65. Masculinity and femininity in the family are part of God’s remarkable plan. Man and woman image God together, and His plan is for both motherhood and fatherhood to thrive in the family. While it is popular to speak of “parenting” in a vague way, this 20th Century neologism is not terribly helpful. Both women and men are parents, but while they may perform some of the same tasks, they are not generic contributors to the child’s welfare. Ryan T. Anderson states, referring to the mountain of corresponding sociological evidence available, “There's no such thing as parenting in the abstract; there's mothering and there's fathering, and children do best with both.”


49 Godly Character Traits[6]

During this New Year let us take up the nature of God by reflecting on these traits that make us a model for our children and our sisters and brothers in Christ. Today reflect on:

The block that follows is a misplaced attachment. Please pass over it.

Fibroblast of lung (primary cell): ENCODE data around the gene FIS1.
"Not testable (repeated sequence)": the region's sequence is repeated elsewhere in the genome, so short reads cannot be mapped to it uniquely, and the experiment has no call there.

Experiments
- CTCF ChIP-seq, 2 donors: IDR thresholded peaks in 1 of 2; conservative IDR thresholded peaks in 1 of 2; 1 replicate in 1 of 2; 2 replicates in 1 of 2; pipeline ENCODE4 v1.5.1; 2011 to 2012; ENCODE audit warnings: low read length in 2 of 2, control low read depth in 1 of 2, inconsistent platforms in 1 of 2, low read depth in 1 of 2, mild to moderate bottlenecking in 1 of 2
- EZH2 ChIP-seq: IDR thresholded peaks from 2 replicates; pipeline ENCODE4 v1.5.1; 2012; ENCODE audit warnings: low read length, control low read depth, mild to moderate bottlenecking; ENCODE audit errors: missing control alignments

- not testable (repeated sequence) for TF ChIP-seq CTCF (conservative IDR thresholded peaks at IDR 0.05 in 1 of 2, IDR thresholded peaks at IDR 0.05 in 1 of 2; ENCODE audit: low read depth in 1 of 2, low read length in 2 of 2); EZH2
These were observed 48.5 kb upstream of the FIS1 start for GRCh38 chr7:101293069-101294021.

Wisdom vs. Natural Inclinations

Seeing and responding to life’s situations from God’s frame of reference (Proverbs 9:10)

216 God's truth is his wisdom, which commands the whole created order and governs the world. God, who alone made heaven and earth, can alone impart true knowledge of every created thing in relation to himself.

1865 Sin creates a proclivity to sin; it engenders vice by repetition of the same acts. This results in perverse inclinations which cloud conscience and corrupt the concrete judgment of good and evil. Thus, sin tends to reproduce itself and reinforce itself, but it cannot destroy the moral sense at its root.

1954 Man participates in the wisdom and goodness of the Creator who gives him mastery over his acts and the ability to govern himself with a view to the true and the good. The natural law expresses the original moral sense which enables man to discern by reason the good and the evil, the truth and the lie:

The natural law is written and engraved in the soul of each and every man, because it is human reason ordaining him to do good and forbidding him to sin . . . But this command of human reason would not have the force of law if it were not the voice and interpreter of a higher reason to which our spirit and our freedom must be submitted.